Citing a new scientific study published on the journal Nature, conspiracy theorists have raised alarm, claiming that the next full supermoon that will occur on November 14, 2016 — the closest supermoon thus far this century — could generate strong tidal forces, sparking devastating tidal waves and triggering mega earthquakes.
What is a supermoon?
A supermoon is a new or full moon that occurs at the moment or very near the moment of the Moon’s closest approach (perigee) to Earth in its elliptical orbit, according to EarthSky.
The full supermoon in November will be the largest and brightest in 68 years because the full moon occurs at a time that the Moon is closer to Earth than it has been since January 26, 1948.
A full moon will not come closer to Earth until November 25, 2034.
The proper scientific term for a supermoon is the perigee-syzygy of the Earth-Moon-Sun system, with the term syzygy referring to the alignment of Earth, Sun, and Moon that occurs during a full or new moon.
In other words, a perigee-syzygy is the alignment of the Earth, Sun, and Moon (syzygy) during the closest approach (perigee) of the Moon to the Earth.
A full supermoon is referred to as a perigee full moon, while a new supermoon is a perigee new moon.
The term supermoon was first used by astrologer Richard Nolle in 1979, in reference to a new or full moon that occurs when the Moon is closest to Earth or very near (90 percent) its closest point to Earth.
The term was popularized during the perigee full moon that occurred on March 19, 2011. And since then some astronomers have been using it in popular media to describe a perigee full or new moon.
A full supermoon is larger and brighter than an ordinary moon because it is closer to Earth than usual. But in practical terms, it is usually difficult for casual observers to detect a difference in size between a full supermoon and an ordinary or apogee full moon. But the difference can be demonstrated using objective scientific measures.
Measurements have shown that a full moon at perigee is about 14 percent larger in diameter and about 30 percent larger in area than a full moon at its farthest point (apogee) from Earth. A full moon at perigee also shines about 30 percent brighter than a full moon at apogee.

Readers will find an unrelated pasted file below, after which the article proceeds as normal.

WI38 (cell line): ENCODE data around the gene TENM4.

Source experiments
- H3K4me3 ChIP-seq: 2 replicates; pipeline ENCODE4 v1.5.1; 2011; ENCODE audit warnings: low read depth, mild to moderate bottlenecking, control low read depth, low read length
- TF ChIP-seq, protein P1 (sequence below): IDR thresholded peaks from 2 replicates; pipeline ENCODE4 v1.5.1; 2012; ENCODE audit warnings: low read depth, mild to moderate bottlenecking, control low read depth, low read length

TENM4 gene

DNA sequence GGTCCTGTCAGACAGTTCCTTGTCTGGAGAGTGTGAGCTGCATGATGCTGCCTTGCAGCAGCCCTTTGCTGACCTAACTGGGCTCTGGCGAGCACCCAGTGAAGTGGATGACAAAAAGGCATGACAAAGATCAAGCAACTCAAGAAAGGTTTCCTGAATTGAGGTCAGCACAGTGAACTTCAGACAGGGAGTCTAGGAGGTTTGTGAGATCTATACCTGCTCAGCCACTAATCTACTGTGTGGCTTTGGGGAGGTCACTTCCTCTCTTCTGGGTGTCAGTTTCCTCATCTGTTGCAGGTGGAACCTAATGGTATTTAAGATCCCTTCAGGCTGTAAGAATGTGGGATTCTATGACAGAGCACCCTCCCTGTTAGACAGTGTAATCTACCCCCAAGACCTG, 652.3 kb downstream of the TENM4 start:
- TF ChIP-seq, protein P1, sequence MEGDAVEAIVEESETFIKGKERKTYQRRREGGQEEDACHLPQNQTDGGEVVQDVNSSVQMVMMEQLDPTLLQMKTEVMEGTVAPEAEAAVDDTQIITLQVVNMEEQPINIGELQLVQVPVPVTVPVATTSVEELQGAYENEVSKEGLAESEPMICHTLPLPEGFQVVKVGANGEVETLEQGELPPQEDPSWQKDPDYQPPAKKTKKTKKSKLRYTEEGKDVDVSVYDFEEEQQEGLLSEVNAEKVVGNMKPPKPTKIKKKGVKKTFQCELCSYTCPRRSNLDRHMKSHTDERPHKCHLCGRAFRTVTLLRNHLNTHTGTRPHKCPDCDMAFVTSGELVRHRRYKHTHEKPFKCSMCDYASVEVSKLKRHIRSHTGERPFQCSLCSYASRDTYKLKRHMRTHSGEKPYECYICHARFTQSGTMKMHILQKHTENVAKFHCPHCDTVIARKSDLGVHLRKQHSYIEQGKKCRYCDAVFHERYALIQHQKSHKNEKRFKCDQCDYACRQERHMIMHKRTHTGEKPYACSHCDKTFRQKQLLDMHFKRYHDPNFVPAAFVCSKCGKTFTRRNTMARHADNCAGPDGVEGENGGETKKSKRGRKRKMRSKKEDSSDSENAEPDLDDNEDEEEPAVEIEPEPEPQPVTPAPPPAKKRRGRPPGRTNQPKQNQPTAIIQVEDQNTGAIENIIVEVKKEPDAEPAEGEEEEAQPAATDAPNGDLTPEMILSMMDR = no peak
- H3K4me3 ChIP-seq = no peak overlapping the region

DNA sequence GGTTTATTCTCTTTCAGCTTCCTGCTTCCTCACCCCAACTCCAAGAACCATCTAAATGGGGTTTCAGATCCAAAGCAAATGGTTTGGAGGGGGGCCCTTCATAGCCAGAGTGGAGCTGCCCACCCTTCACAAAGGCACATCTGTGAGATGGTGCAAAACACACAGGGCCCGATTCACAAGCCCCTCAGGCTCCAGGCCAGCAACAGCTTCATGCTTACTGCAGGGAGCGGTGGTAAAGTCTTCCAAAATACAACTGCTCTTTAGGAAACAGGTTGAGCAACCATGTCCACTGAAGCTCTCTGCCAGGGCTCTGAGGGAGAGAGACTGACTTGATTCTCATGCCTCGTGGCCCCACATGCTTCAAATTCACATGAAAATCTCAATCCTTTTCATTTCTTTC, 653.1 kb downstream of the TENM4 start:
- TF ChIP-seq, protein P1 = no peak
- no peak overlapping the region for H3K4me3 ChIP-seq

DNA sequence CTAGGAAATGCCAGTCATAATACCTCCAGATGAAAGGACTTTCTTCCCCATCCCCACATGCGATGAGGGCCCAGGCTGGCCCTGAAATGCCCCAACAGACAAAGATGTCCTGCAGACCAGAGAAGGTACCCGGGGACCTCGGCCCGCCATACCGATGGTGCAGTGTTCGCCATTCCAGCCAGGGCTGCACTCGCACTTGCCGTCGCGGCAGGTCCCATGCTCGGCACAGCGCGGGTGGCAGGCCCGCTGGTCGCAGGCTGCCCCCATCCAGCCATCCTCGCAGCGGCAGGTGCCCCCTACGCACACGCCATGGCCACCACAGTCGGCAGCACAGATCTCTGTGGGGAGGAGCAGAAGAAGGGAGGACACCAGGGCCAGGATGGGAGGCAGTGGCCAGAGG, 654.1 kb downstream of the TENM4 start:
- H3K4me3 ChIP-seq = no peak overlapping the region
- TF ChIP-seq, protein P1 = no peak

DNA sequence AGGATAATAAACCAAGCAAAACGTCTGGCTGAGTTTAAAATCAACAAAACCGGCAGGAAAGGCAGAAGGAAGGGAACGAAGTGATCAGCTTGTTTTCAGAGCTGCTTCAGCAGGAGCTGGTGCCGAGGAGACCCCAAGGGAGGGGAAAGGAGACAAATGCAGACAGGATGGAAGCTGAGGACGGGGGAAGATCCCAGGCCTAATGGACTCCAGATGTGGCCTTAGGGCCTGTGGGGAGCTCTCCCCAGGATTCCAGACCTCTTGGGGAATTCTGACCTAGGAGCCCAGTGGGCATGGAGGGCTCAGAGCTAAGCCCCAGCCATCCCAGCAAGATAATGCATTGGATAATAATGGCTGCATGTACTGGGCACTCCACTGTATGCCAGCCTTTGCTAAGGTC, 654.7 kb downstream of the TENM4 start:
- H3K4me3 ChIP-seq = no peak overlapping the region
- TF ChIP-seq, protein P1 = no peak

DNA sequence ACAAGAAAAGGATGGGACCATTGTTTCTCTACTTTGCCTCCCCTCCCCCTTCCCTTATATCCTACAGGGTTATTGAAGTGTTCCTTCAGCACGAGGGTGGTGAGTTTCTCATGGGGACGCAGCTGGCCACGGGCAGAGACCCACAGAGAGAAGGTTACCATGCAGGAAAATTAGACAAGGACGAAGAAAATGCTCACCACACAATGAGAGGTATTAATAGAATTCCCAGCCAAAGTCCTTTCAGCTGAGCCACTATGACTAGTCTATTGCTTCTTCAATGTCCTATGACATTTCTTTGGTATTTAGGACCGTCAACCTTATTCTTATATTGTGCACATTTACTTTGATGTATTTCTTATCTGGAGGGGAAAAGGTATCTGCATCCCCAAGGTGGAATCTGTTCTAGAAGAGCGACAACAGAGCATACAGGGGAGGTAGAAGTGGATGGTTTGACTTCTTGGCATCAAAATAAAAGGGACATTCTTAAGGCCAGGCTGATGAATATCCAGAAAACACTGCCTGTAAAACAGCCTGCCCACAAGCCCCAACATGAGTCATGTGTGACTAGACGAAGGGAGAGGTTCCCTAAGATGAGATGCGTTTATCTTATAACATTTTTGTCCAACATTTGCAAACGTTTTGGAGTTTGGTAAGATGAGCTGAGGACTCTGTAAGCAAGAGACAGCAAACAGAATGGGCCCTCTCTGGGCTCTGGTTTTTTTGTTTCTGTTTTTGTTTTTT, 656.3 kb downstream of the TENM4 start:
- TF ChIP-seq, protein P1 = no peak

The 2016 November full moon, according to astronomers, will occur only about one and a half hours after the Moon reaches perigee. The full moon instant, according to EarthSky, will occur on November 14 at 8:52 a.m. EDT (13:52 GMT). But skywatchers will witness a Moon that looks full and bright on the nights of November 13 and 14, climbing highest around midnight as it rises from the east before setting in the west.
At perigee, the Moon will approach Earth at a distance of about 221,524 miles (356,509 kilometers), compared with the Moon’s average distance from Earth of 238,900 miles (384,470 km) and a farthest distance (apogee) of 252,688 miles (406,662 kilometers).
The Moon will approach Earth even closer at perigee on November 25, 2034, at a distance of 356,446 km. The closest full moon this century will be seen on December 6, 2052, at a distance of 356,425 km.
Conspiracy Theorists warn of Devastating Tidal Waves And Mega Earthquakes
A new study published on the prestigious scientific journal Nature that concludes ominously that the “Moon’s gravitation pull can trigger big earthquakes” has sparked fears of devastating tidal waves and mega earthquakes caused by November’s supermoon.
Tidal forces are greatest during the alignment of the Earth, Sun, and Moon at lunar perigee (that is perigee-syzygy). This result, according to conspiracy theorist Nemesis Maturity, in a video uploaded to YouTube on September 26, 2016 (see video above), is that November’s full supermoon will have a dramatic impact on ocean tides, with unusually low and unusually high tides.
According to Nemesis Maturity, the supermoon could even cause devastating tidal waves.
The conspiracy theorist also warns that the next full supermoon could trigger mega earthquakes due to the stress on the Earth’s crust caused by the extra combined gravitational pull of the aligned Sun and Moon on Earth at lunar perigee.
Scientists had previously denied such claims, saying that even the most powerful tidal forces are too weak to cause earthquakes. But conspiracy theorists had insisted that the occurrence of major earthquakes in the past around the time of supermoons — such as the 2004 Indian Ocean earthquake and tsunami that devastated Indonesia, the 2010 Chile earthquake, and the 2011 Tohoku earthquake and tsunami in Japan — proves that supermoons can trigger major earthquakes.
Conspiracy theorists also claimed that the supermoon that occurred on March 19, 2011, grounded five ships in the Solent, a strait between the Isle of Wight and mainland England in the U.K.
[Featured Image by Stefan Holm/Shutterstock]